Supplementary Material for: The Impact of Adverse Life Events on Clinical Features and Interaction with Gene Variants in Mood Disorder Patients
2013-02-13T00:00:00Z (GMT) by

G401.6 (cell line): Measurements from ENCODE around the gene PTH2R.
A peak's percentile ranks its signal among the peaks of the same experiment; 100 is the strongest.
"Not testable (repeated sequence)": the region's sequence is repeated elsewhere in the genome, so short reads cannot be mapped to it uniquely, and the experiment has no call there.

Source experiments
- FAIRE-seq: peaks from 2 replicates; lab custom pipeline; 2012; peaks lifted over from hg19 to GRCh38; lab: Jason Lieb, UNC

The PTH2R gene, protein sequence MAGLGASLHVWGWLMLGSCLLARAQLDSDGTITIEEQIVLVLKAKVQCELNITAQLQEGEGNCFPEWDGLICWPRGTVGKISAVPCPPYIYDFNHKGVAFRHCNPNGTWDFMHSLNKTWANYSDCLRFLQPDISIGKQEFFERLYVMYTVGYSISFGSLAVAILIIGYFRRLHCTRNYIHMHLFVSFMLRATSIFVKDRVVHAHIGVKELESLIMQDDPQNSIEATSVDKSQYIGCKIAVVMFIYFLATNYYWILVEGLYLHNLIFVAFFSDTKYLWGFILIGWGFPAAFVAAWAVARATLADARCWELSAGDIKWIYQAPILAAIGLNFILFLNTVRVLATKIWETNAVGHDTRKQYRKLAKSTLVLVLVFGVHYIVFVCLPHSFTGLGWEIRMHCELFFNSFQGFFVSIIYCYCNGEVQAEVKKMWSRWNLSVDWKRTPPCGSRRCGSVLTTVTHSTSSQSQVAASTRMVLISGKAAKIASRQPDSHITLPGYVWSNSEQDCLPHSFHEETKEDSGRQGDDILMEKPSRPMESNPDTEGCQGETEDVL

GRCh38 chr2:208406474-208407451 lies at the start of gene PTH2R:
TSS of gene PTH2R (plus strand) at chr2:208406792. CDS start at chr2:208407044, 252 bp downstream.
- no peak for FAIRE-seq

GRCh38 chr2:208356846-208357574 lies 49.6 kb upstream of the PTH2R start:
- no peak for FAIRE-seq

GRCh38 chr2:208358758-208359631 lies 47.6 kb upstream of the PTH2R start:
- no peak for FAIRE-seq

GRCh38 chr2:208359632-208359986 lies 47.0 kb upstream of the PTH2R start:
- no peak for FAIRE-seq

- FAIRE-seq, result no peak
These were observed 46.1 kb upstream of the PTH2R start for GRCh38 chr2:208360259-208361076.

<b><i>Background:</i></b> Adverse life events are precipitating and maintenance factors for mood and anxiety disorders. However, the impact of such events on clinical features and treatment response is still unclear. <b><i>Sampling and Methods:</i></b> The aim of this study was to investigate whether specific adverse events (early parental loss and physical abuse) influence clinical features in a sample of 1,336 mood disorder patients, and whether genetic parameters interact with adverse events to influence treatment outcomes in a subsample of 252 subjects. Participants were collected in the context of a European multicenter study and treated with antidepressants at adequate doses for at least 4 weeks. We focused on two genes (BDNF and CREB1) due to prior evidence of association with treatment outcomes in the same sample. <b><i>Results:</i></b> Patients with a history of physical abuse had higher suicidal risk (including history of attempts), comorbid panic disorder, posttraumatic stress disorder and alcohol dependence compared to non-abused patients. Experience of early parental loss was a less detrimental type of life stressor. Treatment response was not affected by adverse events. No gene-environment interaction was found with genetic variations, using a corrected significance level. <b><i>Conclusions:</i></b> A limitation of the present study is that the subsample is too small for detecting gene-environment interactions. The clinical message of our findings is that mood disorder patients with a history of physical abuse showed a worse clinical profile, characterized by higher comorbid Axis I psychopathology and increased suicidal behavior.